Archive for Teams

All That Ned Yost Bunting Has Helped the Royals

Relative to the rest of the league, Ned Yost‘s bunting isn’t exactly out of control. However, he does seem rather fond of the strategy, so he pulls it out pretty often, and it’s a big part of how he’s labeled online. The Royals bunted and ran like crazy people in the wild-card playoff against Oakland, and in Wednesday’s Game 4 against the Orioles, Lorenzo Cain sac bunted in the first inning, with nobody out, as the third hitter in the Kansas City lineup, facing Miguel Gonzalez. The Royals did score twice in the inning, but it was taken to be another bit of good Royals luck, and the bunt predictably drew its critics. If nothing else, it looked weird. Cain, again, was batted third, by his own manager.

But there’s a funny thing about Ned Yost’s sacrifice bunts. This goes beyond just the wild-card playoff bunts mostly being defensible. In theory, a sacrifice bunt is either successful or unsuccessful. Even if successful, it trades an out for a base or two. But bunts, as you know, have a whole range of potential outcomes. The Giants, just Tuesday, won on a walk-off sac bunt attempt. 2014 Ned Yost has called for a bunch of sacrifice bunt attempts, and overall, they’ve actually been good for the team.

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Defense Needed the Royals

I’m writing this underneath a framed ESPN magazine cover from the 2010 baseball preview. The cover features Cliff Lee, Felix Hernandez, and Ichiro Suzuki, and right up top are these words: “Outs are in — and so are the Mariners”. It’s funny now, and it was given to me half as a joke, because of course the 2010 Seattle Mariners were a total catastrophe. But I remember the feeling, the state of things back then. The 2009 Mariners had set a UZR record, and then the front office brought in Chone Figgins and Casey Kotchman. The goal was to win by prevention, and the prevention was there, but what happened was the Mariners prevented their own scoring too and lost 101 times. Things changed rapidly for the organization. There was a missed opportunity to have defense front and center on a national stage.

We’ve never been real shy about WAR, and as such, we’ve never been real shy about the more advanced defensive metrics. FanGraphs didn’t exactly invent the concept of baseball players with good gloves, but statheads have argued for years that defensive players deserve more respect, that a guy can be incredibly valuable because of what he does in the field, instead of the box. Naturally, there’s been resistance, because hitting is a lot more visible, and nothing in the field is as valuable as a home run. And, absolutely, offensive value does have a higher ceiling than defensive value, just because of the limited opportunities. But defense, as a concept, needed a mascot. It needed a representation that would allow more people to understand how significant it can really be. Defense needed a team like the Royals.

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Derek Hill: First Round Pick, Still Underrated

When our other prospect writers submit scouting reports, I will provide background and industry consensus tool grades.  There are two reasons for this: 1) giving context to account for the writer seeing a bad outing (never threw his changeup, coming back from injury, etc.) and 2) not making him go on about the player’s background or speculate about what may have happened in other outings.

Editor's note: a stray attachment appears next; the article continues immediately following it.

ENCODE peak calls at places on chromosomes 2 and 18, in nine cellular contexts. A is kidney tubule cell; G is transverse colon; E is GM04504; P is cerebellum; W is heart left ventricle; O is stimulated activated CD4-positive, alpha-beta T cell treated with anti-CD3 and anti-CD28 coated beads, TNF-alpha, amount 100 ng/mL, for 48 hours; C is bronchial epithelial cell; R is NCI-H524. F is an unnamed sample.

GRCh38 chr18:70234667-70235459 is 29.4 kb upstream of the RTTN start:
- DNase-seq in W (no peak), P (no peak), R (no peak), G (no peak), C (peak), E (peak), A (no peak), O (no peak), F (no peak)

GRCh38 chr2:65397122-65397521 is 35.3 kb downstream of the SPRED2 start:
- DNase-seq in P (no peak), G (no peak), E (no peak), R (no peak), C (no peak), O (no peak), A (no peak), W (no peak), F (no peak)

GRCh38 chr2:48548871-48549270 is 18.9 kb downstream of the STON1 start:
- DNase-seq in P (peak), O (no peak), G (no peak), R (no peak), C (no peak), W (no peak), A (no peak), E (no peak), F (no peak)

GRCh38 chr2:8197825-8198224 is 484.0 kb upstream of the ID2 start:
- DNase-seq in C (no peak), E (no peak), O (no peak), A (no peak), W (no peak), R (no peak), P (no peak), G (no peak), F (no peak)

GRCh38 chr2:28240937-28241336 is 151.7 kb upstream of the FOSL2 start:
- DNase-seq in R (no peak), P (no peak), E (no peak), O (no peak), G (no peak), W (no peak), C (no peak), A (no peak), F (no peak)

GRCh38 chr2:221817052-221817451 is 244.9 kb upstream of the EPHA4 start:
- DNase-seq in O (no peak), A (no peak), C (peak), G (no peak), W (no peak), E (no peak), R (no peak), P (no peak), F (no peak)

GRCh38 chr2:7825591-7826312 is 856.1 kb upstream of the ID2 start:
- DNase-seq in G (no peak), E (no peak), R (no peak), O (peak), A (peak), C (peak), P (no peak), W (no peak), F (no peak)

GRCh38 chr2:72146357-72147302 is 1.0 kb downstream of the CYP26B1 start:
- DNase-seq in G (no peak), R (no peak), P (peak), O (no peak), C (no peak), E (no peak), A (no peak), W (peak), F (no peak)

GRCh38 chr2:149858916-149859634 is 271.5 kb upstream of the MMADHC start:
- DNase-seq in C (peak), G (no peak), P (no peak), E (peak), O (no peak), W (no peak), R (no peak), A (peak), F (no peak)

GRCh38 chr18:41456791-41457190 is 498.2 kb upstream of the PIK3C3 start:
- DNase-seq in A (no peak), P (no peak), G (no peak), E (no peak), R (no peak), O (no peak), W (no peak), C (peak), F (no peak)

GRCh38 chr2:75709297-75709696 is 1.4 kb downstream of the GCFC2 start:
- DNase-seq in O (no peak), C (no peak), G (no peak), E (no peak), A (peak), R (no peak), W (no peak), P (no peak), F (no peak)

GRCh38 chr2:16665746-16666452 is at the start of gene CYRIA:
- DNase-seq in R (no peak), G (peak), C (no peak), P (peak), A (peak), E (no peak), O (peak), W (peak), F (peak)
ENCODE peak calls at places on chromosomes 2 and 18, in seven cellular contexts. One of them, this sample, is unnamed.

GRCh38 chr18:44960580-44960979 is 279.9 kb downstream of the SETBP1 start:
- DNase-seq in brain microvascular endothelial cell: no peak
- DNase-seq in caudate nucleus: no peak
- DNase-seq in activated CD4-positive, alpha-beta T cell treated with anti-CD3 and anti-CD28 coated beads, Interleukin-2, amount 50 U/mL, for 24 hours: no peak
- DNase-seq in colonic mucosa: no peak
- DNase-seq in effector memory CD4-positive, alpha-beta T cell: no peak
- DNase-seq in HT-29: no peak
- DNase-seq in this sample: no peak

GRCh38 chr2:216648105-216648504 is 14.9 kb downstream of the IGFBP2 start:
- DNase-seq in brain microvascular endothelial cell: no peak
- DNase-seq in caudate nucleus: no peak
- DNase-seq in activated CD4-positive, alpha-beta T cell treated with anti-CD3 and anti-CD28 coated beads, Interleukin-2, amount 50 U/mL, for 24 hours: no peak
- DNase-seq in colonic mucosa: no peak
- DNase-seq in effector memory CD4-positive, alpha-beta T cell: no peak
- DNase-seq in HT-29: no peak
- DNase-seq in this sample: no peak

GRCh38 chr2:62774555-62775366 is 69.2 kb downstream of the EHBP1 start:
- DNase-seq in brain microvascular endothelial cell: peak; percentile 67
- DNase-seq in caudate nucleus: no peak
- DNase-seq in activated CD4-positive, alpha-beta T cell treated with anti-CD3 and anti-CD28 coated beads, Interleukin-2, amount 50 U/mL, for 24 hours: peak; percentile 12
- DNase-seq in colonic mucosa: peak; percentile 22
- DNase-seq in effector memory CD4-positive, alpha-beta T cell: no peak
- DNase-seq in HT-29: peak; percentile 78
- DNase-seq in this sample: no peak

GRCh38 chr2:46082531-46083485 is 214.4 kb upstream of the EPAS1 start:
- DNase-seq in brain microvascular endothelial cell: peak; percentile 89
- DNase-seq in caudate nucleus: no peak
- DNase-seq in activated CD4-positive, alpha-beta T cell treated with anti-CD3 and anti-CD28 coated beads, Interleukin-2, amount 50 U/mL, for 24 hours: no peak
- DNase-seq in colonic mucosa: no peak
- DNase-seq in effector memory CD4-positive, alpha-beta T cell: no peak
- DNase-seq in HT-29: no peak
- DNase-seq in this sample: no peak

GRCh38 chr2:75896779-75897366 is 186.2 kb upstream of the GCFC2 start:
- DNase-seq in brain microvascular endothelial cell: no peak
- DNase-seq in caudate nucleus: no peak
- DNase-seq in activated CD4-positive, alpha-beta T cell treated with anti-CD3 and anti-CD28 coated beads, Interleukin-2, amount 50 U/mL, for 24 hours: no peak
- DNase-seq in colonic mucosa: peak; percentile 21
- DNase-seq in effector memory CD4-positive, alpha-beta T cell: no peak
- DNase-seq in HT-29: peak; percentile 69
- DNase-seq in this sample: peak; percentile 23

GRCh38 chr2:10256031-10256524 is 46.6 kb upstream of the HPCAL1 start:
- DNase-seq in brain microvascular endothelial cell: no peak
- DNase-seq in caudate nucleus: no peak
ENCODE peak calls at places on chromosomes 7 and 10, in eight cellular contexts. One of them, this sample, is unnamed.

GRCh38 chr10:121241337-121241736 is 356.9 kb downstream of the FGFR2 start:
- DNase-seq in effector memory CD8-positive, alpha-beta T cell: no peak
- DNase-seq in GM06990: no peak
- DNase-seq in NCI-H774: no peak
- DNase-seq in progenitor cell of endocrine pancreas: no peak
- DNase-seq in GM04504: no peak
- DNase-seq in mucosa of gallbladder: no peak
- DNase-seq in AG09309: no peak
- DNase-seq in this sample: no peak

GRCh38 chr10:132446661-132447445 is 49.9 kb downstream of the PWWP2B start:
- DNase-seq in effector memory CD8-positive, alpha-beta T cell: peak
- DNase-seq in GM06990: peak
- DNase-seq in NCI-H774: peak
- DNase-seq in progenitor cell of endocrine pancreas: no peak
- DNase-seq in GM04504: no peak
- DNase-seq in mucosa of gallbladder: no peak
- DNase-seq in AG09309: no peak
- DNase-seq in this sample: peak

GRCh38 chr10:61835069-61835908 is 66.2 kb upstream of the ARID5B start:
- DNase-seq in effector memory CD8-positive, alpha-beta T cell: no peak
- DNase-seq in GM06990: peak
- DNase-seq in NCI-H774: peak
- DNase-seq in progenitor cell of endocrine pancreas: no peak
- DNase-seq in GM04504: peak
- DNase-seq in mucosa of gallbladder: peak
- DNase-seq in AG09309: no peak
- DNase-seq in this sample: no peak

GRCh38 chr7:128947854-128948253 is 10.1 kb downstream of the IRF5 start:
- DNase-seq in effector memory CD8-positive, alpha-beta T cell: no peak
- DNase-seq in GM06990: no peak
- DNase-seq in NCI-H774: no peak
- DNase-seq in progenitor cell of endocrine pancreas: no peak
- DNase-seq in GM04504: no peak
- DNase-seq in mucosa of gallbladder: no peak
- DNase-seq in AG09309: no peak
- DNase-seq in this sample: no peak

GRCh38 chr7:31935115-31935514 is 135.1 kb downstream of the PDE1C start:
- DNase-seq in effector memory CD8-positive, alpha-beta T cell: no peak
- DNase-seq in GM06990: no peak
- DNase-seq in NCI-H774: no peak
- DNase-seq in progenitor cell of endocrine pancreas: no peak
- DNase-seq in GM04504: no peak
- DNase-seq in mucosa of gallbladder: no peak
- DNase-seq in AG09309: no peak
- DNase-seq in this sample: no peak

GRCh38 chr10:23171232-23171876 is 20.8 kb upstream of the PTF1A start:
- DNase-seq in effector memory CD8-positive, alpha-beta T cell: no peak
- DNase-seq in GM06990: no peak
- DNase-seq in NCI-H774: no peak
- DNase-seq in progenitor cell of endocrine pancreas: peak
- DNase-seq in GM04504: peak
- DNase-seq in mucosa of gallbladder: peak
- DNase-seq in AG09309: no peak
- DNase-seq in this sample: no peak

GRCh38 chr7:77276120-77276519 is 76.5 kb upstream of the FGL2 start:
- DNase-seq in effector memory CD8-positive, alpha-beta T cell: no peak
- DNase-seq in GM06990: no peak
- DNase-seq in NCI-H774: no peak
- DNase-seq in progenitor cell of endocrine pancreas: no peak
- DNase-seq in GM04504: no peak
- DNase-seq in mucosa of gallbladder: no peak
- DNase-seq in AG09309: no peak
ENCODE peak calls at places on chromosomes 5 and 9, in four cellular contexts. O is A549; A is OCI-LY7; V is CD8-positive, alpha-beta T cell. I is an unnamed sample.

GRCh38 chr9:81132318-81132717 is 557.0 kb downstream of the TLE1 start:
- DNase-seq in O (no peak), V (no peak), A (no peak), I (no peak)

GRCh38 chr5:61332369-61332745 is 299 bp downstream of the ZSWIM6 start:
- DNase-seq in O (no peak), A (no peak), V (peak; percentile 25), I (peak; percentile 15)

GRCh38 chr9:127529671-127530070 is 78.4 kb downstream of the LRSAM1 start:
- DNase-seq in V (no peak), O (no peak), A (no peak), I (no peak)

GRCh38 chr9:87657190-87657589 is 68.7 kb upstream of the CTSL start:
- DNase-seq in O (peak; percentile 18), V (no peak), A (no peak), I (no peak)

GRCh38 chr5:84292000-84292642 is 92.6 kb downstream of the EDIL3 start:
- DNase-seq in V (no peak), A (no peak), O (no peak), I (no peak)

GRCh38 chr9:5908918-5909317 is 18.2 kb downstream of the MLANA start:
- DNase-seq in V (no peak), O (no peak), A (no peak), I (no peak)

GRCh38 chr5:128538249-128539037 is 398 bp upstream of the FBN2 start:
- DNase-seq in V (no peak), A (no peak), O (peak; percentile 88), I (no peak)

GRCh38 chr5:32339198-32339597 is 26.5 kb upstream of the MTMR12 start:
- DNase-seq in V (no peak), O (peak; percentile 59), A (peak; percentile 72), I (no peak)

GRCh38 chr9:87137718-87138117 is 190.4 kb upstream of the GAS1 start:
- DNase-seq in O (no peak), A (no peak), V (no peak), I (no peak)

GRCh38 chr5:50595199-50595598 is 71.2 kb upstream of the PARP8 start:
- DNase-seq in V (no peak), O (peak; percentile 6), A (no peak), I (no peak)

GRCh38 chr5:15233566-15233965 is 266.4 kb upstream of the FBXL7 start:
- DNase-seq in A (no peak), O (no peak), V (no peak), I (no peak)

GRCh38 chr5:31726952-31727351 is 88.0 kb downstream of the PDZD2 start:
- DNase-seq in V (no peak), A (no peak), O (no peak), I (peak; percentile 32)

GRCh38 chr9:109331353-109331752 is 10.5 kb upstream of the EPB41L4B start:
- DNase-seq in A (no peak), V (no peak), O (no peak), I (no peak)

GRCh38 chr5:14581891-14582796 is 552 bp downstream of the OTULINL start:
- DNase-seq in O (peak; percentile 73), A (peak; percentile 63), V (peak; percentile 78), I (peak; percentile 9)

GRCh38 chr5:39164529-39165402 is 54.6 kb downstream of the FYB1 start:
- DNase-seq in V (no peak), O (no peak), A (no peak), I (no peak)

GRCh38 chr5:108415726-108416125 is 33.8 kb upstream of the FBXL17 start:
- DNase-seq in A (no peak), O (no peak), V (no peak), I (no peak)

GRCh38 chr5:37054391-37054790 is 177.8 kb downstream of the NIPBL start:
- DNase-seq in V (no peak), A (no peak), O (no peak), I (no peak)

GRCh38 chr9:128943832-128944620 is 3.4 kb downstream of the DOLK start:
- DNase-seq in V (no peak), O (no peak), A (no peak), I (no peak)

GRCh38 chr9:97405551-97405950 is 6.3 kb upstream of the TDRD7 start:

The writer still grades the tools based on what they saw, I’m just letting the reader know what that writer would’ve seen in many of the other games from this season, particularly with young players that may be fatigued late in the season. The grades are presented as present/future on the 20-80 scouting scale and I’m in the midst of a series going into more depth explaining these grades.   -Kiley

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Randy Choate, Platoon Splits, and Arm Slots

It was the inning that shouldn’t have been.

First, in the tenth inning of Game Three of the National League Championship series, the Giants saw Brandon Crawford stroll to the plate against Randy Choate. It’s easy to say that the matchup didn’t favor the hitter based on Choate’s career splits. Choate has struck out 27% of the lefties he’s seen, and only walked 7.7%. Crawford walks 8.7% of the time against lefties, but his strikeout rate jumps to 24.5% when he’s seeing a southpaw.

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The Top-Five Red Sox Prospects by Projected WAR

Yesterday, Kiley McDaniel published his consummately researched and demonstrably authoritative prospect list for the Boston Red Sox. What follows is a different exercise than that, one much smaller in scope and designed to identify not Boston’s top overall prospects but rather the rookie-eligible players in the Red Sox’ system who are most ready to produce wins at the major-league level in 2015 (regardless of whether they’re likely to receive the opportunity to do so). No attempt has been made, in other words, to account for future value.

Below are the top-five prospects in the Sox’ system by projected WAR. To assemble this collection of players, what I’ve done first is to utilize the Steamer 600 projections made available at the site. Hitters’ numbers are normalized to 550 plate appearances; starting pitchers’, to 150 innings — i.e. the playing-time thresholds at which a league-average player would produce a 2.0 WAR. Catcher projections are prorated to 415 plate appearances to account for their reduced playing time.

Note that, in many cases, defensive value has been calculated entirely by positional adjustment based on the relevant player’s minor-league defensive starts — which is to say, there has been no attempt to account for the runs a player is likely to save in the field. As a result, players with an impressive offensive profile relative to their position are sometimes perhaps overvalued — that is, in such cases where their actual defensive skills are sub-par.

Note also that no Steamer projection has been produced for Rusney Castillo, although work both by McDaniel and also Dave Cameron suggests that something in the 2-3 WAR range probably constitutes a reasonable expectation. (Credit to reader Alex for asking.)